Second, the Introduction carefully summarizes the sixteen articles given in the volume. Once getting into the data, C&P present a much more consistent and highly illuminating view of what Cognitive Linguistics may be about. The authors carefully discuss the highlights of the individual papers and aim at contextualizing the different arguments with the help of cross-references and more general remarks. Finally, C&P come back to Cognitive Linguistics itself by suggesting a number of issues for further studies. Here, another weak point in the efforts to describe the Cognitive Linguistics enterprise becomes obvious: Just as is it true for the empirics of Cognitive Linguistics (see above), Cognitive Linguistics is characterized by an 'increasing dominance of representation from English' (to use the wordings of C&P). In other words: The many studies in Cognitive Linguistics written in languages others than English (among others in French, Russian, Spanish, Portuguese, and German) are rarely considered by English-based practitioners of Cognitive Linguistics. This aspect sets mainstream Cognitive Linguistics itself at risk to be marked for 'insularity' just as it has been deplored by C&P for the empirics of Cognitive Linguistics. This aspect becomes especially evident when looking at the section on 'future studies'.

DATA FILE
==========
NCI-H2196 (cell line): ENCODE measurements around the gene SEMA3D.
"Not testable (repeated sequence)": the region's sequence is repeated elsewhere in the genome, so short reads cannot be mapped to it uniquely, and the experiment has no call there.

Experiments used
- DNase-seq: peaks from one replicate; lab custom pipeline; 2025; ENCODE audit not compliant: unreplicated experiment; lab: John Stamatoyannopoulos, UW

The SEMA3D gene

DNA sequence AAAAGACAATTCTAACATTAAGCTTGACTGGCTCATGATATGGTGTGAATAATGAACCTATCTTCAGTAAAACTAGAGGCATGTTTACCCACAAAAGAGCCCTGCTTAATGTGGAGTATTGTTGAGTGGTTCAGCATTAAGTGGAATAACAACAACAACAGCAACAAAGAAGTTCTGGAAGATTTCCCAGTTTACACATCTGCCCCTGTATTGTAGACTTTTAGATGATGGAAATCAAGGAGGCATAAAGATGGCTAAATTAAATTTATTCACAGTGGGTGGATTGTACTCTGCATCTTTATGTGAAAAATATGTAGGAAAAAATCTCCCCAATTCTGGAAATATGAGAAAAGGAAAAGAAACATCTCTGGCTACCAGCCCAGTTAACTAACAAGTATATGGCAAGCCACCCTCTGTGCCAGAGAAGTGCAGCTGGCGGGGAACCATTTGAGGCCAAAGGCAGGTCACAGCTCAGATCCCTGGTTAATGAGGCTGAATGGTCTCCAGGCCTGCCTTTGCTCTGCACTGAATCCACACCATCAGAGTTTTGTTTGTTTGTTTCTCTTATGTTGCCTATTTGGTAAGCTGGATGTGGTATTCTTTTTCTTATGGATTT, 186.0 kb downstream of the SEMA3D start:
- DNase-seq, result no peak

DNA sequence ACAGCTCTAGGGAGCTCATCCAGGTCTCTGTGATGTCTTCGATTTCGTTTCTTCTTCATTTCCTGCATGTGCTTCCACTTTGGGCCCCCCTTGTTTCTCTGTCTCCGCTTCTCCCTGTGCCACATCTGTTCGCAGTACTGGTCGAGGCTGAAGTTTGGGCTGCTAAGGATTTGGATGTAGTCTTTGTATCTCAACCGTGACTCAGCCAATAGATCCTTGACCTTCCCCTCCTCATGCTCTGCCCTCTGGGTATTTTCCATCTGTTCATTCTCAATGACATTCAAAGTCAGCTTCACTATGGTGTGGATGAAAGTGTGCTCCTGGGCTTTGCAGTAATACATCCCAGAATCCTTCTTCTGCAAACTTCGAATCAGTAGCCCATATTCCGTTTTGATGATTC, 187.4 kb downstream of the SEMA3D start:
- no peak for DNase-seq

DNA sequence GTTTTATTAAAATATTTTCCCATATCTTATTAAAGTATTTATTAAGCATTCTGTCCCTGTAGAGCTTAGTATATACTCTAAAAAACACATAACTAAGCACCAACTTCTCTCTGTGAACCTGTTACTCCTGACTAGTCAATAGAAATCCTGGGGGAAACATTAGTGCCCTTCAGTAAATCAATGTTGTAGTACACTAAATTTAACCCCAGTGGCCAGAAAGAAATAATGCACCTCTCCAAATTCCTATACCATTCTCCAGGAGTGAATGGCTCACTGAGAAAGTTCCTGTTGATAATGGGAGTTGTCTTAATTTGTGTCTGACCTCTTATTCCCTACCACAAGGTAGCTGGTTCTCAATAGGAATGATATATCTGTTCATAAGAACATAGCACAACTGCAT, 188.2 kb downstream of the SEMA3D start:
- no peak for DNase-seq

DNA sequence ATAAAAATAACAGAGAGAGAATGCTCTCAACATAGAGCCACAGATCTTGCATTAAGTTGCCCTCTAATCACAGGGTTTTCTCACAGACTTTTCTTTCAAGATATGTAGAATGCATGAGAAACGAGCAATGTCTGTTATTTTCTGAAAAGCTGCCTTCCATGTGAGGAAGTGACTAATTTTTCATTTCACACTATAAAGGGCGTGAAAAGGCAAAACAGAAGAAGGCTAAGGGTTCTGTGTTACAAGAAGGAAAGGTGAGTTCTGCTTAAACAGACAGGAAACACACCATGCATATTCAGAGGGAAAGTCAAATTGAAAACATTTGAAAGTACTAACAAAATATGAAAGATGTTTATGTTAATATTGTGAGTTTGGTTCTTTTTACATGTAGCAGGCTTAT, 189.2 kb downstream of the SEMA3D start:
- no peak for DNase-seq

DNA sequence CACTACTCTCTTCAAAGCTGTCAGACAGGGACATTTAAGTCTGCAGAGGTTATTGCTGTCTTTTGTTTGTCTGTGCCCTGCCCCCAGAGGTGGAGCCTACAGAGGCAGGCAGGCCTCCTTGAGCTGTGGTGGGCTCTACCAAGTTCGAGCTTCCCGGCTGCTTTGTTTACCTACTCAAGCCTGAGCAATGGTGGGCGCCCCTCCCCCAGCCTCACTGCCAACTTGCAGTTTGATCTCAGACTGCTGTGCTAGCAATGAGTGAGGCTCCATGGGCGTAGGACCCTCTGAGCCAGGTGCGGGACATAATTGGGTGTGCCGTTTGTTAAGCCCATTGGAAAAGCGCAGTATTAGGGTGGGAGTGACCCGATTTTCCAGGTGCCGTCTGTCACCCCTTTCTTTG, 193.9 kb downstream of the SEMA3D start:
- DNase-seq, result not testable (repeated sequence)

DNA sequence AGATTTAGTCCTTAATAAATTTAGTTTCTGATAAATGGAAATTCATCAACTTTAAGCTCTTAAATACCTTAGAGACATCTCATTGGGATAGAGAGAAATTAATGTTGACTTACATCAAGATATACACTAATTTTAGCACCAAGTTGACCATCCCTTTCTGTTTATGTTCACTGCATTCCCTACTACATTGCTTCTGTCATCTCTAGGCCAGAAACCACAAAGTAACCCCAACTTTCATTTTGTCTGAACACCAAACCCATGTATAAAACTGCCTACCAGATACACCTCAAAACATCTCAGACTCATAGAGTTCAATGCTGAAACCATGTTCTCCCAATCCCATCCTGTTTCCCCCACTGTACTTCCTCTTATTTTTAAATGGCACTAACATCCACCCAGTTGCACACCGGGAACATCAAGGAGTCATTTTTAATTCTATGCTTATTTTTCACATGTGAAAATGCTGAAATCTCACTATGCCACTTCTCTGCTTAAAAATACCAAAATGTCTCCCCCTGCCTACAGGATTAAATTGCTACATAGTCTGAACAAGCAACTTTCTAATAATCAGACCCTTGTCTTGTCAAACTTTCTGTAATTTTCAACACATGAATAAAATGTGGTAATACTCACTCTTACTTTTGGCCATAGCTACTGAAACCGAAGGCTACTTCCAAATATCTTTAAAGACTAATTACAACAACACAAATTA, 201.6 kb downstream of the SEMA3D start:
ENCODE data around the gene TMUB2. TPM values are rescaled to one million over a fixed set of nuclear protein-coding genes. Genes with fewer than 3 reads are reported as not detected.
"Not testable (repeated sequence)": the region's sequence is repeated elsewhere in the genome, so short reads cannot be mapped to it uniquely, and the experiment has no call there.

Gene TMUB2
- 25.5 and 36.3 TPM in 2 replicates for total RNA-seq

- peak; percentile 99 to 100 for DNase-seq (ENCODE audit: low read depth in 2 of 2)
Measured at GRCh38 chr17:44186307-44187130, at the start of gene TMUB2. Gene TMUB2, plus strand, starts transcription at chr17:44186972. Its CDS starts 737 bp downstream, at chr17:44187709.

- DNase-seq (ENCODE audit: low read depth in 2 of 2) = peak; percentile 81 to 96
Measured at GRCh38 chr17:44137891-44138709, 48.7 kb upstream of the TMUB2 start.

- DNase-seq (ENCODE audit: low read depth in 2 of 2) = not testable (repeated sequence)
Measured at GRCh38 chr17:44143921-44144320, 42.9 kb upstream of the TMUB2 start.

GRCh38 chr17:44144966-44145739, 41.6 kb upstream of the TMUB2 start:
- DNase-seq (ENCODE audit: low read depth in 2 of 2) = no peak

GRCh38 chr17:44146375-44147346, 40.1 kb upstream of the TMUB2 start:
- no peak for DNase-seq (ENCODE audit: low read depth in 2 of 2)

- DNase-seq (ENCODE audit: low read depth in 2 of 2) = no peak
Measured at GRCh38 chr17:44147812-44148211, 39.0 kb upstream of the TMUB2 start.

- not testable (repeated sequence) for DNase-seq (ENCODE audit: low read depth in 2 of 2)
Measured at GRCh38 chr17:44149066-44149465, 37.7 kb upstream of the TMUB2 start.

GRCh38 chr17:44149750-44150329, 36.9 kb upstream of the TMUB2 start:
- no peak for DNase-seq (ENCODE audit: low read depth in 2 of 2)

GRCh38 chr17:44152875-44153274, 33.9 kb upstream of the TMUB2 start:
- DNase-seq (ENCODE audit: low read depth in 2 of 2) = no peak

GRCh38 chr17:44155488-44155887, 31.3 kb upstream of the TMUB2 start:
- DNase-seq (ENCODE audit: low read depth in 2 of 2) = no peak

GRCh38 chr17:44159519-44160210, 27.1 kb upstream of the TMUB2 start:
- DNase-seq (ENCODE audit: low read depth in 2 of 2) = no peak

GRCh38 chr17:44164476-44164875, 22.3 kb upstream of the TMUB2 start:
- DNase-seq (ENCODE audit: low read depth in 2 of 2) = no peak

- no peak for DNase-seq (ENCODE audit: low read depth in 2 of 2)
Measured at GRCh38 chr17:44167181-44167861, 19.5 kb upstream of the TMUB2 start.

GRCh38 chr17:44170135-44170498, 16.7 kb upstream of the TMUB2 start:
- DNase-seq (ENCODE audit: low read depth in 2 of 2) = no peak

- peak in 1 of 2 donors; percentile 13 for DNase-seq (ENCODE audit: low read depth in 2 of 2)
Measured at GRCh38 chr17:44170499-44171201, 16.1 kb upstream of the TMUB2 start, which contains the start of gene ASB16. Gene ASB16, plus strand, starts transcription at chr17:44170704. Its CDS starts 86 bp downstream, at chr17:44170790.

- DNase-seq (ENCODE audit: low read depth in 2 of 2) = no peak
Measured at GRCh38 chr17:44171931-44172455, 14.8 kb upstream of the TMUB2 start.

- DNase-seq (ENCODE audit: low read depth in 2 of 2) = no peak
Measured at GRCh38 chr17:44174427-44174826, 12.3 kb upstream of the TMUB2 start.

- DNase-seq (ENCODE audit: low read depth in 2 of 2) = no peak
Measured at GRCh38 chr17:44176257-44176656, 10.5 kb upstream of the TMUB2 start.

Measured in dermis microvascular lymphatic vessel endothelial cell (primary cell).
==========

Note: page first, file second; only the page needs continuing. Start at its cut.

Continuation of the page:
Unfortunately, space does not allow to discuss at length the important and in parts brilliant papers included in the volume. The following summaries perhaps help to stimulate the reader's interest just as C&P's introductory summary stimulated the interest of the reviewer.
In his article "Completion, comes and other "downers": Observations on the semantics of the Wanca Quechua directional suffix -lpu" (pp.39-64), Rick Floyd proposes a complex analysis of the functional scope of the 'down' location in Quechua. Contrary to vertical location strategies for instance in East Caucasian, the directional morpheme -lpu seems not to be related to the distal, but rather to the proximal (which again can be transposed from the speaker to another entity). Hence, -lpu is coupled with subjectivity in its broadest sense. Floyd nicely elaborates the metonymic and metaphorical extensions of -lpu and compares them to for instance the use of 'down' in English and ka- in Cora. The article undoubtedly lays the ground for a more general model of the metonymic and metaphorical potential of the conceptualization of verticality.